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dc.contributor.author0ttu, I. F. A.-
dc.contributor.authorAfolabi, A. B.-
dc.contributor.authorEkore, J. O.-
dc.contributor.authorOsinowo, H.-
dc.identifier.otherIfe PsychologiA: An International Journal 21(2), pp. 1-11-
dc.description.abstractAlcohol and drug problems are pervasive throughout the world and constitute major disruptive conditions to people's social and family lives. This study examined the comorbidity of substance use and psychiatric problems among patients in a psychiatric setting. The central hypotheses in this study are that substance abuse impairs one's moral-ethical self which in turn leads to a cicious circle of behaviours, especially the generation of irrational beliefs: Confirming the hypothesis that the emergence of a psychiatric condition through alcohol and drugs is a product of irrational thoughts and beliefs, the study established a significant negative correlation between moral-ethical self and irrational beliefs (r = -335; P <.05). It was also confirmed through Analysis of Variance (ANOVA) that there is a significant main effect of impaired moral-ethical self on generation of irrational beliefs. (F{1,42) = 6.10; <.05), Main effect of unimpaired moral-ethical self was not significant. Also, a t-test for independent samples show a statistically significant difference between high moral-ethical patients and low moral-ethical patients (t = -,199, df (44), p<.05). Participants with low moral-ethical self relapse more into bouts of irrational beliefs than a comparative group. The results were discussed in relation to past findings and health policy to reduce substance related psychiatric problems among peopleen_US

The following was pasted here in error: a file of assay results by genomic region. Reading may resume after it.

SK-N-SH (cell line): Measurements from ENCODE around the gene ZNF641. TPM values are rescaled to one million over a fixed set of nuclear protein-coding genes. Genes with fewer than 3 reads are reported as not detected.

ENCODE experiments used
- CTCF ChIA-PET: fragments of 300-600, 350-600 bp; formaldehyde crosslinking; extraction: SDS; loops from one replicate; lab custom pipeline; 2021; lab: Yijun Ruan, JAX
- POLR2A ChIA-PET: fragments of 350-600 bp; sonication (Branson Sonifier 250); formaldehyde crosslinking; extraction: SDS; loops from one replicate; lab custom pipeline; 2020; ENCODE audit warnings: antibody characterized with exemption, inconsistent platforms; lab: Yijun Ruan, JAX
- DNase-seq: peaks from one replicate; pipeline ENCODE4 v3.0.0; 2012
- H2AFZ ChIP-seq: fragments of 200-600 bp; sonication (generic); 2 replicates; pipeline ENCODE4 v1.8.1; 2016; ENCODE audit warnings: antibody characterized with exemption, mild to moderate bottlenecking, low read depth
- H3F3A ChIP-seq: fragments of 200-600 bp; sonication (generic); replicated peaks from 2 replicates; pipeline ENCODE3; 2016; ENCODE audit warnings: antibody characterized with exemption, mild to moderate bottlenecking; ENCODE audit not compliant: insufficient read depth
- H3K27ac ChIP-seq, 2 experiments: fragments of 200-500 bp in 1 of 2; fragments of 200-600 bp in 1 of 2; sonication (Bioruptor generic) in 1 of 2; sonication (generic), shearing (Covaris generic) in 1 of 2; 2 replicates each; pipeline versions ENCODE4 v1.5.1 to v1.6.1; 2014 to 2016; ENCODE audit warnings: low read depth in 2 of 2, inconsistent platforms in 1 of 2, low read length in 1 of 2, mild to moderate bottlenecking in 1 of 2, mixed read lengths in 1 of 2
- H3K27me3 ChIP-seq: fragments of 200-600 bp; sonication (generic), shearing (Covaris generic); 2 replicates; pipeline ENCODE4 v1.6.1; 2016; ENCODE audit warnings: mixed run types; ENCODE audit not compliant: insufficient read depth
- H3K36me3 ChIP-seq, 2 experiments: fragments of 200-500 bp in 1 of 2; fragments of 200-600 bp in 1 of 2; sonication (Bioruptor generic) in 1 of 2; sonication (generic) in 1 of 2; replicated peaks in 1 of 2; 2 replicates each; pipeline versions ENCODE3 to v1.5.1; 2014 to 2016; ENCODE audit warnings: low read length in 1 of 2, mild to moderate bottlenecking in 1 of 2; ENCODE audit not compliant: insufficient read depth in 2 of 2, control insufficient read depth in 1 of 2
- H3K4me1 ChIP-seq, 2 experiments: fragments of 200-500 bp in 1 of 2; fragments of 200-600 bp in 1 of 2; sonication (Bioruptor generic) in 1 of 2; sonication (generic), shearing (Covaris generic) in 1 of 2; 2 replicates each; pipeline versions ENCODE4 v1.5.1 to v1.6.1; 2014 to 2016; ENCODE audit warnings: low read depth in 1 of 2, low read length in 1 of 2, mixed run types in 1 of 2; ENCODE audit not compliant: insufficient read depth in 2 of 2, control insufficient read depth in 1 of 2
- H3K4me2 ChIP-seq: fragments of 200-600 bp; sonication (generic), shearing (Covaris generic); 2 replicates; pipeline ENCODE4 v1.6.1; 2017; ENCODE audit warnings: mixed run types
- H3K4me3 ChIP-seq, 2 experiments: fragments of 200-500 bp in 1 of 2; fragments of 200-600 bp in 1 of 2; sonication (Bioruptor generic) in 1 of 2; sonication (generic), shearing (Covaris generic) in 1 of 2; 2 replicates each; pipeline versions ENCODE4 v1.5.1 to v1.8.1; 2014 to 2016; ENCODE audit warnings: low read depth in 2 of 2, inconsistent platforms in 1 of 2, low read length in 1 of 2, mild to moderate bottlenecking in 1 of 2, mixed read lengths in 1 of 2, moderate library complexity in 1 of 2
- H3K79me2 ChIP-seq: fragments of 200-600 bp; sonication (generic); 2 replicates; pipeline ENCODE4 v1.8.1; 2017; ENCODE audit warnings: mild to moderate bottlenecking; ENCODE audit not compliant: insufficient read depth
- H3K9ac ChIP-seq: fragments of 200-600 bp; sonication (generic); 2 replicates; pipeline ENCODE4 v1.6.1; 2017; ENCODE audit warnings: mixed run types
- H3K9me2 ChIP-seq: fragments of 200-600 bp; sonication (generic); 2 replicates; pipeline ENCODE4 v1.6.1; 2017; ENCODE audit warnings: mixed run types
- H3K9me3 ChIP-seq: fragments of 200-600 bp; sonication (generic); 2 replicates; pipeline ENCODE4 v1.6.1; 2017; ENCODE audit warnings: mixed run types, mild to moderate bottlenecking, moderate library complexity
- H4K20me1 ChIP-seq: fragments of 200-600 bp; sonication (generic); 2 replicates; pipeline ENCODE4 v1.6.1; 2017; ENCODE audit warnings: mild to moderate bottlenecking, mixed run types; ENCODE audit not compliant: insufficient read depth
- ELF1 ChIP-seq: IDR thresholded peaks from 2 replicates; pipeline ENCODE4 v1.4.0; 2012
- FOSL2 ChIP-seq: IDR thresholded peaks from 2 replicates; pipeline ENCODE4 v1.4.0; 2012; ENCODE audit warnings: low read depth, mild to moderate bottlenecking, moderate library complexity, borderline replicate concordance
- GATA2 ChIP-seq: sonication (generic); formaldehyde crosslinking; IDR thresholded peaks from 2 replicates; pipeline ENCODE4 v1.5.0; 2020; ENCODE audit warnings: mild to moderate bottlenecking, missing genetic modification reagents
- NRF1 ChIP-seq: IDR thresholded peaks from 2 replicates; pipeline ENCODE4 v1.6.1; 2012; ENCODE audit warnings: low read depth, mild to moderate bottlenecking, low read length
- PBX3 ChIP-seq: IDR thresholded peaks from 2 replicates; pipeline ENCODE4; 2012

dc.subjectPsychiatric problems,en_US
dc.subjectMoral-ethical selfen_US
dc.subjectIrrational beliefsen_US
dc.subjectCustodial patientsen_US
dc.titleCo-morbidity of alcohol and psychiatric problems: impaired moral-ethical self as sources of irrational beliefs among custodial patientsen_US
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